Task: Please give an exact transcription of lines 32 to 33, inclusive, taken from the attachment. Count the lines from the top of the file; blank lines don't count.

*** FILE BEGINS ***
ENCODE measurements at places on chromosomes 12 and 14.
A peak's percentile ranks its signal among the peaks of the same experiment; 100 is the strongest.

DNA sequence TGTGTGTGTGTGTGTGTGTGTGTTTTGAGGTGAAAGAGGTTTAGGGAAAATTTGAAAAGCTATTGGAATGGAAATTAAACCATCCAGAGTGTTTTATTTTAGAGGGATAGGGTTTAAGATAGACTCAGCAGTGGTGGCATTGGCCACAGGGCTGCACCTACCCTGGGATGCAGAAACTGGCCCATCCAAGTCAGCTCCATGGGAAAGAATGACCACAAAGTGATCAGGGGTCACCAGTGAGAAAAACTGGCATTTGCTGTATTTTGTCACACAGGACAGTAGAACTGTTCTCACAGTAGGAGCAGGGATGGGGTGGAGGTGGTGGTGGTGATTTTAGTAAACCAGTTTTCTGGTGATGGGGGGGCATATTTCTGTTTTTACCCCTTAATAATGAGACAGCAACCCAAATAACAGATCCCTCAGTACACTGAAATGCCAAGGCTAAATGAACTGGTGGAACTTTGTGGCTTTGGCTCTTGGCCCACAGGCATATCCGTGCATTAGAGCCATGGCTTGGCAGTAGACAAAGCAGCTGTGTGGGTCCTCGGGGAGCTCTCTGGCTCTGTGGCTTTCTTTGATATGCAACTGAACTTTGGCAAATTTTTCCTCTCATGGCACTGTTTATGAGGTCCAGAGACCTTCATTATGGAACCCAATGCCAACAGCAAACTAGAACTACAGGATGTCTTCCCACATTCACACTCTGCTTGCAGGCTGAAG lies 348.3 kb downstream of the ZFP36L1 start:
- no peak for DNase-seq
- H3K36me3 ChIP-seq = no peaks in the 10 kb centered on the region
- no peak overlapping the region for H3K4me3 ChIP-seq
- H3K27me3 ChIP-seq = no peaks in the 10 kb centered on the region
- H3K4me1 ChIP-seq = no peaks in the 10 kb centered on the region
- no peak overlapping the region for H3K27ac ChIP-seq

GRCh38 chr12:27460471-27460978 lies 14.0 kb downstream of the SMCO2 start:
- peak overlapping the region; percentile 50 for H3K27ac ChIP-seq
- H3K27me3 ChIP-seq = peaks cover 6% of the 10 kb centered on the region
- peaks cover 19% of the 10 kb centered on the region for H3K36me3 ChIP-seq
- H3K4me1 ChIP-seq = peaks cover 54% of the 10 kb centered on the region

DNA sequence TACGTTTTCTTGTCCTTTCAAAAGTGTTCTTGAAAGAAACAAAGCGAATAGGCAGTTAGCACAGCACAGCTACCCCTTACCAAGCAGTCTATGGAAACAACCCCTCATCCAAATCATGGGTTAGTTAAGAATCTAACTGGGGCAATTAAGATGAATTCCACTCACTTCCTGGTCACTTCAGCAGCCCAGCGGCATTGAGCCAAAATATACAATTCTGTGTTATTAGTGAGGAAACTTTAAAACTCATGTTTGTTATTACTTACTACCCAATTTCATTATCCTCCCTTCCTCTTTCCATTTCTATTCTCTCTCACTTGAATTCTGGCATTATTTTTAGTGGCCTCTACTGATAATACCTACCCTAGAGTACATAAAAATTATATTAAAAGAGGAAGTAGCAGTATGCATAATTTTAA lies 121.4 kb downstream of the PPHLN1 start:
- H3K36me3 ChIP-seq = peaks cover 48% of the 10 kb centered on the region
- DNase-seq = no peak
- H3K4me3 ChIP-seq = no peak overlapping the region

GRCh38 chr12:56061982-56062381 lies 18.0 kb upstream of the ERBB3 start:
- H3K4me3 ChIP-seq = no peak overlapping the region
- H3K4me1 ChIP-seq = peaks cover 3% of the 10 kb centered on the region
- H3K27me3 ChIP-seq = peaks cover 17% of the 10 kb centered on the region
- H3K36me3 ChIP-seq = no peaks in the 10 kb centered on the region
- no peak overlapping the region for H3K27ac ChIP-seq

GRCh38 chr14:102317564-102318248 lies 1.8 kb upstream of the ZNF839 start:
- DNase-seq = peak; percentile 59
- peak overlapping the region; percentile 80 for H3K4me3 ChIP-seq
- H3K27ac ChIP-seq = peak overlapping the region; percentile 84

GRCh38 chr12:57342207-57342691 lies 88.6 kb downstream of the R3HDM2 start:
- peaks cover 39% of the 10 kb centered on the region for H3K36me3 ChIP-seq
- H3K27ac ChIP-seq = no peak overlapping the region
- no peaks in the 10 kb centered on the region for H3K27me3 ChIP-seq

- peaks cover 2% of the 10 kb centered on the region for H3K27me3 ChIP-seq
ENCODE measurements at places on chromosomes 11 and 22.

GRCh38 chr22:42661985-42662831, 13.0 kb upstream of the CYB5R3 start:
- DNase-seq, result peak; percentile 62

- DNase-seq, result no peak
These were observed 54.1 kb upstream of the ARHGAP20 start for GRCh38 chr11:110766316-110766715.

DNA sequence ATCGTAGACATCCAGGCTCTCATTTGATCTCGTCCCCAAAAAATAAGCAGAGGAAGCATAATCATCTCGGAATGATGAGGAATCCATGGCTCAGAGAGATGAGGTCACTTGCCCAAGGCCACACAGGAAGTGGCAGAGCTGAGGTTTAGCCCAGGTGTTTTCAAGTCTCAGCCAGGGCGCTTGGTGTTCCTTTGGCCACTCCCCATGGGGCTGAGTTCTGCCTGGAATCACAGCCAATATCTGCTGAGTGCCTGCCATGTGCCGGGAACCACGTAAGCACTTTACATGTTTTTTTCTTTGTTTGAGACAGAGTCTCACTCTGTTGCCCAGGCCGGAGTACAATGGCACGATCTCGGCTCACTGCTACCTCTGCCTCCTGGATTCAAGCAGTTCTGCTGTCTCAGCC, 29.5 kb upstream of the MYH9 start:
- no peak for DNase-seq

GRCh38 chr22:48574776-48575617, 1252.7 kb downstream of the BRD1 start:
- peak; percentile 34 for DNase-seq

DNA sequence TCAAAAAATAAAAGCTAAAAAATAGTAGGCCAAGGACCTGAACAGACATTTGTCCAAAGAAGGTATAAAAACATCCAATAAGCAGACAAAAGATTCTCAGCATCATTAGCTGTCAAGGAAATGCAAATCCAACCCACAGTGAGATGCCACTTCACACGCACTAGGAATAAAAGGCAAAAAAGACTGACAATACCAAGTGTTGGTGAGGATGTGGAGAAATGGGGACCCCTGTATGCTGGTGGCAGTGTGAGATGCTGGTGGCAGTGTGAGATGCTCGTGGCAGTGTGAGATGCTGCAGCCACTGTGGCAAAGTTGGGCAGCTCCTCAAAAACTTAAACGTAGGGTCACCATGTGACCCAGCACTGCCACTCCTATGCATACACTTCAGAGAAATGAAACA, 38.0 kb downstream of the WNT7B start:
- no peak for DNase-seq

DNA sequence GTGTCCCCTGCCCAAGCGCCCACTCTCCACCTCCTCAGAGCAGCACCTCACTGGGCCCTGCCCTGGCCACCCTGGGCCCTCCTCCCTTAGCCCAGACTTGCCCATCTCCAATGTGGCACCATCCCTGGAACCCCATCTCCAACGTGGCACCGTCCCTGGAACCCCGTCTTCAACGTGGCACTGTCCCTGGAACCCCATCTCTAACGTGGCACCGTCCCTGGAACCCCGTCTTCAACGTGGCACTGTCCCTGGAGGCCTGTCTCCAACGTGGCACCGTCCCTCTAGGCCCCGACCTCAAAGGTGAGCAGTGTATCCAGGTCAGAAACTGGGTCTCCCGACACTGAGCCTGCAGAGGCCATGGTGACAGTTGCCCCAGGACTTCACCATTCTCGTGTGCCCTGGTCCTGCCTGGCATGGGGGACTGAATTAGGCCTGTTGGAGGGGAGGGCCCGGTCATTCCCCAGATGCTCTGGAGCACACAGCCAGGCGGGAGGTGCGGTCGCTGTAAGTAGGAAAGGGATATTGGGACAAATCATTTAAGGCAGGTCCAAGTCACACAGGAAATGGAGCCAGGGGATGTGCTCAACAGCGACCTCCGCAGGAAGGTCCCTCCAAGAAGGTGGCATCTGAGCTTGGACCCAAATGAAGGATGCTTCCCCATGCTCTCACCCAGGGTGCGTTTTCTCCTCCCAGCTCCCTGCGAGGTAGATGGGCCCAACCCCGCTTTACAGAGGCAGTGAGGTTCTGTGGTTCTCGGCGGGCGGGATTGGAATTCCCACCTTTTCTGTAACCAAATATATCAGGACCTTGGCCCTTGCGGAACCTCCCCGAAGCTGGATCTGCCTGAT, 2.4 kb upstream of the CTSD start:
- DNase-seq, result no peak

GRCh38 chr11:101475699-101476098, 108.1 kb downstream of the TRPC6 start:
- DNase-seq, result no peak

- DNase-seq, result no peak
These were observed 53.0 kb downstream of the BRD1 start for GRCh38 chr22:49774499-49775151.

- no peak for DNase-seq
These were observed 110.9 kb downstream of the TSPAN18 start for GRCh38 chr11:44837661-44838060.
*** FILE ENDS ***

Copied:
- no peaks in the 10 kb centered on the region for H3K27me3 ChIP-seq

- peaks cover 2% of the 10 kb centered on the region for H3K27me3 ChIP-seq